The received view has it that the language of petitions aims at elevating the addressee and demeaning the author. Recent studies into historical (im)politeness interpret it as epistolary facework, i.e. “politic” rather than “polite” behaviour (Bax 2010). Drawing on evidence of the genre dynamics present in nineteenth-century petitions, this paper proposes that for a number of petitioners the conventionalised expression of deference could not have been their main motivation. Through close study of the structural models and their distribution in two collections of petitions related to British settlement in the Cape Colony (1819–1825), the study proposes an account for changes in users’ preferences in this respect. The discussion employs Luckmann’s (e.g. 2009) theory of “communicative genres” and “projects”, which allows one to reach beyond the textual evidence to the dimension of verbal interaction. The paper also focuses on the materiality of historical genres (cf. Barton and Hall 2000).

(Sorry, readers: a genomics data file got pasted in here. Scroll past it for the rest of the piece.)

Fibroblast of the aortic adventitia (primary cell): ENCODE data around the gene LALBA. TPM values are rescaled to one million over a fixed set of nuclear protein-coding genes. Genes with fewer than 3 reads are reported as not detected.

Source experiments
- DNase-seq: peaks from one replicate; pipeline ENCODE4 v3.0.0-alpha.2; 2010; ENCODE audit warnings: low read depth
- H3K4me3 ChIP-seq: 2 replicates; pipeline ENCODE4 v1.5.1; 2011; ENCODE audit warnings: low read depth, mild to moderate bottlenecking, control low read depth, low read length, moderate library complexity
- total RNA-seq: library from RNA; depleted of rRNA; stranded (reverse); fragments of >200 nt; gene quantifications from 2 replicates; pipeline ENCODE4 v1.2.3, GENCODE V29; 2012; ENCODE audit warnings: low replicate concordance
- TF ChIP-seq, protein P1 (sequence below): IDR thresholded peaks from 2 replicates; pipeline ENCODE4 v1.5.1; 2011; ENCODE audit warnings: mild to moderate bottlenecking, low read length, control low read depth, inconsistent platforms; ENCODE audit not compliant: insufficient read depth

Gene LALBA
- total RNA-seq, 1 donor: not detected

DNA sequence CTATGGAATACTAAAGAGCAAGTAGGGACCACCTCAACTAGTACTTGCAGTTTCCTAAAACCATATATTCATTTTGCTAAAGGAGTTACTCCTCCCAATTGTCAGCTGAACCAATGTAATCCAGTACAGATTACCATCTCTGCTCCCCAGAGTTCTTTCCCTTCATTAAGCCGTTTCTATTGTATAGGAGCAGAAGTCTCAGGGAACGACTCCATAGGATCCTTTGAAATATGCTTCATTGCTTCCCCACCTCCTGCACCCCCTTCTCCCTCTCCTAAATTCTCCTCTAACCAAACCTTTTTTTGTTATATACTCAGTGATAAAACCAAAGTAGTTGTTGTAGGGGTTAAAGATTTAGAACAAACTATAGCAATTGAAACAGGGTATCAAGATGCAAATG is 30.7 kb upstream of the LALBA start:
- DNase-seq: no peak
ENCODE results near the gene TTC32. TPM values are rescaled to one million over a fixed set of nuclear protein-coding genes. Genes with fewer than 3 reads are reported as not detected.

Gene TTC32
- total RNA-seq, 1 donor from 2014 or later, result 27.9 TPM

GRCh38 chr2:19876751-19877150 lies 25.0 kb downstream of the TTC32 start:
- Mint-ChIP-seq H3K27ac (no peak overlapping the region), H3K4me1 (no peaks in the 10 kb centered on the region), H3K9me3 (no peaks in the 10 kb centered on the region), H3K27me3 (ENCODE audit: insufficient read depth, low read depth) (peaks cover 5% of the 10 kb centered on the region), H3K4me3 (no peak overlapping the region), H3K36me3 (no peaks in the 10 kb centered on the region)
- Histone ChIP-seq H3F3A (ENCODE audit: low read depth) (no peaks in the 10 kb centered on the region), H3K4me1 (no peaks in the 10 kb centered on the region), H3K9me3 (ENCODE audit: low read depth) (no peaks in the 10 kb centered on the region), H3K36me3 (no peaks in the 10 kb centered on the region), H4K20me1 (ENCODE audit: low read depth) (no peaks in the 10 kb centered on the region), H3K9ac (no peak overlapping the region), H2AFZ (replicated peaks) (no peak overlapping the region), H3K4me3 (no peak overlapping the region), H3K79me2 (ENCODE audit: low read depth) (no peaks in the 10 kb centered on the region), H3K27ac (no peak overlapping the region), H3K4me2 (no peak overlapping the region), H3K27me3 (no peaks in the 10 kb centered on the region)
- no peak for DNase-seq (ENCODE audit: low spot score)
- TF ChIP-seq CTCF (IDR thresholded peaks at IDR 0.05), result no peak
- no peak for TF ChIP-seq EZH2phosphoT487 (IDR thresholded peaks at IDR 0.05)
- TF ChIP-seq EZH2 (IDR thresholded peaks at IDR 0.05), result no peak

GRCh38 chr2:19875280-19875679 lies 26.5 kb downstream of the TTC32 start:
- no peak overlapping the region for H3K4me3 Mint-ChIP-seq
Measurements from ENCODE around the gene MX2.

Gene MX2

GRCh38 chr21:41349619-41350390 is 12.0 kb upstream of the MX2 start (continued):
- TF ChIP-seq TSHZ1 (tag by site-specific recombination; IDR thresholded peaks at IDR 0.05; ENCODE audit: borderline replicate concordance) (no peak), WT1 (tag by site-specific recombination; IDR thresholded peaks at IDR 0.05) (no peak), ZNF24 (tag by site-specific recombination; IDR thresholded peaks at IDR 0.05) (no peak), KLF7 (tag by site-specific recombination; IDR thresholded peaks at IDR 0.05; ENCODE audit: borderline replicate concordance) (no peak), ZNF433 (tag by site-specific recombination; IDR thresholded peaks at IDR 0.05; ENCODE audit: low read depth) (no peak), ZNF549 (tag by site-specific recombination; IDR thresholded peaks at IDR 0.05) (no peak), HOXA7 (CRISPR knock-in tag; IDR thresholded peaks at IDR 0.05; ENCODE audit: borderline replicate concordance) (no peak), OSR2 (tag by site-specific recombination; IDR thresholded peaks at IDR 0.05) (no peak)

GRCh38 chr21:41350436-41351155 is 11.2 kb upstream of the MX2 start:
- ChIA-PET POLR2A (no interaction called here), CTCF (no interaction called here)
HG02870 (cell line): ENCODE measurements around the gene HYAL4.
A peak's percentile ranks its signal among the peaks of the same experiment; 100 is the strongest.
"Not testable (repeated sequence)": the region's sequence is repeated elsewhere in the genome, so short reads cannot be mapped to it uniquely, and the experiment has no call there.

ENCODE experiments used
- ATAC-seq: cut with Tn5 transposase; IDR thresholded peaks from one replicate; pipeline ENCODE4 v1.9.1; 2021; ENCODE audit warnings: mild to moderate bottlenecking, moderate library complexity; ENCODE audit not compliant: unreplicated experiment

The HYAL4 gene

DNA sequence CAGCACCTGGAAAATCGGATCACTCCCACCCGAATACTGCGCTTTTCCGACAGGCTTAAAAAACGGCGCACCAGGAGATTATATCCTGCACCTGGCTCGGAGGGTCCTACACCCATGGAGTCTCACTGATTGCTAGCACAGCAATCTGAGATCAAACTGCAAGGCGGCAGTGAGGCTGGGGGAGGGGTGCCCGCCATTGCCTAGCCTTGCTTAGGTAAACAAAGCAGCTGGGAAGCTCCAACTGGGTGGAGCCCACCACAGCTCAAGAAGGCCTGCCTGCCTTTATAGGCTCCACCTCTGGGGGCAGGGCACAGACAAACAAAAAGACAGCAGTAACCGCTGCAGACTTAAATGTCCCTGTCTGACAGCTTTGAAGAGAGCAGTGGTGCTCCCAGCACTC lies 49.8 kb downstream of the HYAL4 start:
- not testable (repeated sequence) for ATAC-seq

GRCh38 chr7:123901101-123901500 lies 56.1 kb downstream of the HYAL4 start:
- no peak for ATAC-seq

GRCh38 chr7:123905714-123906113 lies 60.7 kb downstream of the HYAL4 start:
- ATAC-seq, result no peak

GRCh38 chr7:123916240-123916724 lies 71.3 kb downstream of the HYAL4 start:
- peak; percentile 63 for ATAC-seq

2017. Introduction. Journal of Historical Pragmatics 18:2 ► pp. 159 ff.
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